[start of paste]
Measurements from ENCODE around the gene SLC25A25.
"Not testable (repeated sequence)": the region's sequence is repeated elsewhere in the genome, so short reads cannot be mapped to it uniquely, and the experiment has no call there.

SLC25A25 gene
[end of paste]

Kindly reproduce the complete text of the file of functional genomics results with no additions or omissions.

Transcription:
Measurements from ENCODE around the gene SLC25A25.
"Not testable (repeated sequence)": the region's sequence is repeated elsewhere in the genome, so short reads cannot be mapped to it uniquely, and the experiment has no call there.

SLC25A25 gene